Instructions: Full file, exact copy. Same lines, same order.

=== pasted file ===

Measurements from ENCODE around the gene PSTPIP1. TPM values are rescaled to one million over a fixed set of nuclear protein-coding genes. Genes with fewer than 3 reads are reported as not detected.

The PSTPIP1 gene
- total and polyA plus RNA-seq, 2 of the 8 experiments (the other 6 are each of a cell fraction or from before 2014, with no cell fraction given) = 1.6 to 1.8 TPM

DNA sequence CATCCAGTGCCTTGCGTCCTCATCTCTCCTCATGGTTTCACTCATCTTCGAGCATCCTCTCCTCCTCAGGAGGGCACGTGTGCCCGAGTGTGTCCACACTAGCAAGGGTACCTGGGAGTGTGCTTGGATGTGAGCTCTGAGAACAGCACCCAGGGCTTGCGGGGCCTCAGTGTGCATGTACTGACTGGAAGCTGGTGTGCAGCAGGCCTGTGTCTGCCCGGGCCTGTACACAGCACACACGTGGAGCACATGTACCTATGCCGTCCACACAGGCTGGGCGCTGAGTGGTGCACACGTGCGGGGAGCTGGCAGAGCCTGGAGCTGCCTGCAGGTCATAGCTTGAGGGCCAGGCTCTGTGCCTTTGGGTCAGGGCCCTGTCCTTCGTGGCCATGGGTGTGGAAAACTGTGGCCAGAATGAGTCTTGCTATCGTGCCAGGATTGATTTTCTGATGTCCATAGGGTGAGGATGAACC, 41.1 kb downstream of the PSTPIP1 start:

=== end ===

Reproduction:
Measurements from ENCODE around the gene PSTPIP1. TPM values are rescaled to one million over a fixed set of nuclear protein-coding genes. Genes with fewer than 3 reads are reported as not detected.

The PSTPIP1 gene
- total and polyA plus RNA-seq, 2 of the 8 experiments (the other 6 are each of a cell fraction or from before 2014, with no cell fraction given) = 1.6 to 1.8 TPM

DNA sequence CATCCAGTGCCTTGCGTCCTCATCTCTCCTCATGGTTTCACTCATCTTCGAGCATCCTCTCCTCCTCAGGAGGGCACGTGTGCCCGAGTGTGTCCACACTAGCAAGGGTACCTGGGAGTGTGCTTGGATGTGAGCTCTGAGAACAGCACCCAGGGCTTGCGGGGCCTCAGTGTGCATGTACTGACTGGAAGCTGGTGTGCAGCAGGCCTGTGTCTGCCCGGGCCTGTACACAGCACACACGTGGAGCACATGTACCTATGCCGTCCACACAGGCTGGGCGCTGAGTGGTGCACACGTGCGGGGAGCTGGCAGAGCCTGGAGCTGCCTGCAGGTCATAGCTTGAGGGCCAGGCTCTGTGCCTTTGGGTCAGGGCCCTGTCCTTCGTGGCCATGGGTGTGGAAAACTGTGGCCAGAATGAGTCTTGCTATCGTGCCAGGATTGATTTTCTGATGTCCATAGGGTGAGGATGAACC, 41.1 kb downstream of the PSTPIP1 start: